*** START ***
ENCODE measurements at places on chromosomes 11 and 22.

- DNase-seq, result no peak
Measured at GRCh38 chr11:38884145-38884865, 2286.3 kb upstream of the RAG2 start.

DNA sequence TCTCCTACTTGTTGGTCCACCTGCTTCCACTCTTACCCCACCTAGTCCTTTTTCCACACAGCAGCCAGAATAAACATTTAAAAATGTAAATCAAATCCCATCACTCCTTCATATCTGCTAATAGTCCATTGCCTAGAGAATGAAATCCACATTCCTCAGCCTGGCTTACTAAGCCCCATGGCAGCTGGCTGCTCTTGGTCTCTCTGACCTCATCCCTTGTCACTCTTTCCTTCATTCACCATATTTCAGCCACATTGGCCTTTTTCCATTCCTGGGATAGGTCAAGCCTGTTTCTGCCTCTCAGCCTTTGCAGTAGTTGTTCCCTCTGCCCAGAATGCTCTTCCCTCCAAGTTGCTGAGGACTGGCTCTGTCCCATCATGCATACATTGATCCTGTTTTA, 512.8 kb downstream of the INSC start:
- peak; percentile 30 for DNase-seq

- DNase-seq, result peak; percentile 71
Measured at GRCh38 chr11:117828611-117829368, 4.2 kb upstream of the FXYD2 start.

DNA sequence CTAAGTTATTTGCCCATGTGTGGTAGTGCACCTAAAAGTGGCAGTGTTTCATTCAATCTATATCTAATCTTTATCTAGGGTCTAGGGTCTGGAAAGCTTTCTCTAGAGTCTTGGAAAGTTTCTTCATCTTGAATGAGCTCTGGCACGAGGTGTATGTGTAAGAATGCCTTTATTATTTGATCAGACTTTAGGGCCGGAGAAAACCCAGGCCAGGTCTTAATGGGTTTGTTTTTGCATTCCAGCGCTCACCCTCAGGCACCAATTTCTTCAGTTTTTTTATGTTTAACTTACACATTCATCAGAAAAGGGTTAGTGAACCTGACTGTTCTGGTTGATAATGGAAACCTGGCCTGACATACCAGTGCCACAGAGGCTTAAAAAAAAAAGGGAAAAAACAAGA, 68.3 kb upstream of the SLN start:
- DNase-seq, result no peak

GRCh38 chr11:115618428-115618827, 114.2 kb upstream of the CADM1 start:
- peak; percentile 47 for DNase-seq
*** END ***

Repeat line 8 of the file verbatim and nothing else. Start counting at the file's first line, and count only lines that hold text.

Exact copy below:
DNA sequence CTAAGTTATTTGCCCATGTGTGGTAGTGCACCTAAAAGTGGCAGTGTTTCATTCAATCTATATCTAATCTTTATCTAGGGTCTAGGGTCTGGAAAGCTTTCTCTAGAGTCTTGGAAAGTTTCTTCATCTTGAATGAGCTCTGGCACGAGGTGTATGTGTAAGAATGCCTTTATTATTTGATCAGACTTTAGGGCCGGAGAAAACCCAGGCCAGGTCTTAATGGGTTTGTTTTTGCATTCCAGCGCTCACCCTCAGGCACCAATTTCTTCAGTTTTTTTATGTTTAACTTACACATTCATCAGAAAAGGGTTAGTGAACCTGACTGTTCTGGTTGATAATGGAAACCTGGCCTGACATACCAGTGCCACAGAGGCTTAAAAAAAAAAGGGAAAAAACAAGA, 68.3 kb upstream of the SLN start: